A Taiwanese broker reportedly told the WAEI workers they would not get any separation pay nor provisions for food and airfare to the Philippines if they refused to sign the agreement.
He also reminded the workers that they’d have to pay 20 percent income tax if they stayed for less than 183 days in Taiwan, a policy of Taiwan’s Ministry of Finance. Most of the retrenched workers were employed only for four to six months in Taiwan, hence, were scared to incur additional expenses.
Migrante said the rate of retrenchments in Taiwan has become so alarming that the number of retrenched workers may go over the 11,000 earlier projected by Taiwan’s Council of Labor Affairs this year.
In April this year, a hundred of the 213 displaced Taiwan OFWs sought the help of the Overseas Workers Welfare Administration (OWWA) in Southern Mindanao.
Ron Lionel Bartolome, OWWA regional director, said his office approved the application of 64 displaced OFWs for the Filipino Expatriates Livelihood Support Fund Loan, amounting to 50,000 pesos each.
He said the zero-interest loan was payable in two years with three months grace period. OWWA’s other assistance to displaced OFWs included basic computer training to OFW dependents and vocational courses under the Skills for Employment Scholarship Program.
Bartolome said displaced OFWs only had three options where OWWA can help them: seek for local employment, seek for another overseas job or put up their own businesses.
The OWWA office did not have any data on the exact number of displaced OFWs from the region but as of April last year, it monitored 46,583 sea-based and land-based OFWs working abroad.
The Philippine Overseas Employment Administration (POEA) reported some 1.377 million OFWs deployed around 190 countries in 2008 alone.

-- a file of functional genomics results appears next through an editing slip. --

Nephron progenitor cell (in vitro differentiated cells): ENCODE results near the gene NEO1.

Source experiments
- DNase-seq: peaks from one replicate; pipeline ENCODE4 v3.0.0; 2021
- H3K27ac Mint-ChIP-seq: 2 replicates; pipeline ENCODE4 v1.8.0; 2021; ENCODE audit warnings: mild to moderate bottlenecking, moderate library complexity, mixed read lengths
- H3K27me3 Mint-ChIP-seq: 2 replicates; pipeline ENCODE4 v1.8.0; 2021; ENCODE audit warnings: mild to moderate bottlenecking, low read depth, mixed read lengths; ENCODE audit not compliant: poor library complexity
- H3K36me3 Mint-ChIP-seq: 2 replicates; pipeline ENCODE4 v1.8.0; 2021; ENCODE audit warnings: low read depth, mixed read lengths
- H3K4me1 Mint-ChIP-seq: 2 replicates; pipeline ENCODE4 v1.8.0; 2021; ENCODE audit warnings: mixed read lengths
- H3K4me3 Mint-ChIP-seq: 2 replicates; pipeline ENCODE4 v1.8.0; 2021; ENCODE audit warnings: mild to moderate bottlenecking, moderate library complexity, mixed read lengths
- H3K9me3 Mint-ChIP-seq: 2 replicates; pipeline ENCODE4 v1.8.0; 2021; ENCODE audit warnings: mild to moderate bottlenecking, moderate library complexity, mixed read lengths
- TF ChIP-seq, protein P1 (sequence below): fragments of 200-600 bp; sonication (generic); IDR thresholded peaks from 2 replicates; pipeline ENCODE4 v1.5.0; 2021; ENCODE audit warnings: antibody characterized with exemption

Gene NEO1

As early as November last year, DoLE formed a quick reaction team (QRT) to help displaced OFWs from Taiwan and other countries affected by the crisis.
Secretary Marianito Roque said the QRT targeted to find some placement for the displaced OFWs in other countries.
DoLE also set up Philippine Overseas Labor Offices (POLOs) in more than 30 strategic host destinations around the world to monitor and secure the benefits of displaced workers, provide job replacement and repatriation assistance.
Of the 5,404 OFWs displaced in January this year, 613 were provided with emergency employment assistance, 965 with job referrals, 1,007 with legal assistance on their money claims, 422 with skills training and, 1,453 with livelihood assistance.
The National Reintegration Center for OFWs also put up a one-stop center, providing free counseling services to workers.
Roque said OWWA also encouraged more OFWs to become entrepreneurs, hence, were providing entrepreneurship training for displaced OFWs.
President Gloria Macapagal-Arroyo signed in December last year the administrative order allocating P250 million ($5.24 million based on the current exchange rate of $1 =P47.664) for the OWWA to assist displaced workers.
But Migrante International said most OFWs could not afford the government’s livelihood programs. “Government’s so-called ‘assistance package’ were loans which OFWs had to repay,” Gina Gaborni, Migrante International deputy secretary general, pointed out. “They could hardly afford it,” she said.
“Besides, only 10 percent or 5,000 pesos of the allotted 50,000 pesos for each expatriate worker is available,” she said. “The rest (of the assistance) are given in goods. Before anyone can avail himself of these benefits, one has to attend seminars, trainings, draw a feasibility study for a livelihood program and other requirements,” Gaborni said.
Gaborni said the government should protect the labor rights of retrenched workers instead of giving them false hopes on other jobs abroad. Davao Today/Posted by (Bulatlat.com)